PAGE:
No fewer than 20 members of the extended Kim family had turned up to cheer her on, including her grandmother. “My grandmother has never seen me compete before." Chloe said. “I actually found out after my second run that she was at the bottom, so I was like ‘this one’s for Grams."
The attention from fans and media has been “kind of overwhelming," Chloe admitted. “My twitter has been blowing up," she said. “I came here with 164,000 Instagram followers, and now I have 300 and something, it’s crazy."
But if she felt the weight of expectation when she rode, Chloe wasn’t showing it. “There is a lot of pressure around these games," she said afterwards. “You wait four years to come here and there's definitely a lot of hype around this one or two hour time period. But I'm definitely happy with the way I handled the pressure today."
Her team mate Arielle Gold, who took home the bronze behind China’s Jiyau Liu said: “Spending time around her and seeing how mature she is, I knew she was going to be just fine, you know. She’s mature beyond her years."
Her single-minded focus is certainly impressive. Chloe does, she says, enjoy riding powder. “Before I came here to the Olympics I went to Japan for a week," she told Onboard, but it’s unlikely we’ll see a backcountry edit emerging any time soon.
“It was definitely a nice change of scenery and it helps me be a little more excited to ride halfpipe again," she said, but when asked about her role models they were all contest riders – Gretchen Bleiler, Kelly Clark and Torah Bright.
"'Before I came here to the Olympics I went to Japan for a week,' Chloe told Onboard, but it’s unlikely we’ll see a backcountry edit emerging any time soon."
With the possible exception of Torah, these are all riders who’ve dedicated their careers to contest riding and yet not had the breakthrough success of a Shaun or a Tiger. So what makes Chloe different?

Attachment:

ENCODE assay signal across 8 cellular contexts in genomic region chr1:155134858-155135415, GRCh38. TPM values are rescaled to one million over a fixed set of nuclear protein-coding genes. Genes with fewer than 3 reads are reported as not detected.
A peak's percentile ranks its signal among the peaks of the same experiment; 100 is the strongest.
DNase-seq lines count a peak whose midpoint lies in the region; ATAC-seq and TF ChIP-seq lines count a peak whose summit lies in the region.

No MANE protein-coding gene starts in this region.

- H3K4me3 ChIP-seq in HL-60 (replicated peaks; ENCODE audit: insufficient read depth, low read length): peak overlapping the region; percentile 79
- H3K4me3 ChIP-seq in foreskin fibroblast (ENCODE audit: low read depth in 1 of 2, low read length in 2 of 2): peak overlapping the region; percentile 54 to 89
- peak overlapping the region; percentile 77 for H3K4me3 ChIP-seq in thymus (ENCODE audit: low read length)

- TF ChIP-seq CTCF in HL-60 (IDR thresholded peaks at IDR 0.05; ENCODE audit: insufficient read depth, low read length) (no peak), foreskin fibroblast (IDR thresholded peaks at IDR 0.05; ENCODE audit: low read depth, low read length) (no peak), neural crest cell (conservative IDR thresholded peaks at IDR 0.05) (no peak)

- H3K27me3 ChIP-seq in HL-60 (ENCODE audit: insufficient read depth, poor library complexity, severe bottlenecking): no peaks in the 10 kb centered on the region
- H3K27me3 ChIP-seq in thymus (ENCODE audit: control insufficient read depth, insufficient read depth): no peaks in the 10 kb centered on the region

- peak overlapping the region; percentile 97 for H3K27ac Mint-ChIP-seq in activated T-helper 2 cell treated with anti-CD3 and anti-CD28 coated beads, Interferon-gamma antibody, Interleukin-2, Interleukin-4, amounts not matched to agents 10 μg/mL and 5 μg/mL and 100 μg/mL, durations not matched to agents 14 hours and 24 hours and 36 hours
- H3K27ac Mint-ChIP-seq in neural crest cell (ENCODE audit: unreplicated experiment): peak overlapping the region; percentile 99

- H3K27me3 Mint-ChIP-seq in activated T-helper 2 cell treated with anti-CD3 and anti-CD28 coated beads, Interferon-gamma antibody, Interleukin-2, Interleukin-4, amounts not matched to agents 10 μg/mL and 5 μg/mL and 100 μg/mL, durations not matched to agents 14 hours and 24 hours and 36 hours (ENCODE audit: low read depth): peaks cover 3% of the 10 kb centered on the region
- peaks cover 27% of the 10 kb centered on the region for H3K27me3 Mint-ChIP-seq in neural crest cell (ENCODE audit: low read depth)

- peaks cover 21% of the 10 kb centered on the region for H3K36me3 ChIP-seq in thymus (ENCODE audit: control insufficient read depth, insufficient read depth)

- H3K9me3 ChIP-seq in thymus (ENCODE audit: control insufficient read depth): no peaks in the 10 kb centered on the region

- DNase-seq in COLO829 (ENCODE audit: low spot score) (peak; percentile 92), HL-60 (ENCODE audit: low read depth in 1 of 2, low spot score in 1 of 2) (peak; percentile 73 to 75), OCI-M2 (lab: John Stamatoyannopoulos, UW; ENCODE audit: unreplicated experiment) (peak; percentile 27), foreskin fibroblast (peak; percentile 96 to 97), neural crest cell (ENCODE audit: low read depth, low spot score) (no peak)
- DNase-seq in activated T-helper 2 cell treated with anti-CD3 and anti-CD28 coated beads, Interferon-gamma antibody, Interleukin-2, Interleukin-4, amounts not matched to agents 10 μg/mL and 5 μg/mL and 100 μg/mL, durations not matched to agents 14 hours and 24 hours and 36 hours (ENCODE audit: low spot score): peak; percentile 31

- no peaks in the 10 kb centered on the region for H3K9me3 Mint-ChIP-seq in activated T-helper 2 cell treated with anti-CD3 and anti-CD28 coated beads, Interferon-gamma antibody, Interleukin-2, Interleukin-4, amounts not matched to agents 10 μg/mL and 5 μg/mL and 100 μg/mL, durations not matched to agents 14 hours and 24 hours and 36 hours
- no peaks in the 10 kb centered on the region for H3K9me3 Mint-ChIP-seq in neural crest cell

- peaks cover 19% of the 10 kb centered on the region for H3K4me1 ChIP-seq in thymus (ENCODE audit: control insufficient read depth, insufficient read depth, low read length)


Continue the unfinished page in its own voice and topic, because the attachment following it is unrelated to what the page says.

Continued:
Well there’s no denying her dominance. No-one else is coming close to putting down back-to-back 10s in women’s pipe. If Chloe Kim shows up, it’s hard to see anyone beating her in the near future. But it’s who she is as much as how she rides.
She’s clean-living, but also fun. Relatable, but also an Olympic gold medallist. An all-American teenager, but also a brilliant brand ambassador for the emerging Asian market. It’s small wonder that a whole crowd from Toyota’s marketing department were watching her win gold – the brand already sponsors her, and had produced all those “Go Chloe Kim" signs specially for the occasion.
Off the snow, her demeanour is just as self-assured as her riding on it. And it’s a combination of all of these factors that will push her star into the stratosphere.
In the post pipe press conference, Chloe stuck out her tongue, snapping selfies unselfconsciously with Arielle. Fielding a ridiculous question from People magazine about her favourite foods, she started taking the piss out of the press. “I guess Hawaiian pizza? I’m just here to inspire you know?"
Whether it was the confidence of youth, or the experience she’d gained from previous wins, Chloe Kim already looked entirely at home in the spotlight.
Which is just as well, because we can’t see her leaving it for a long time.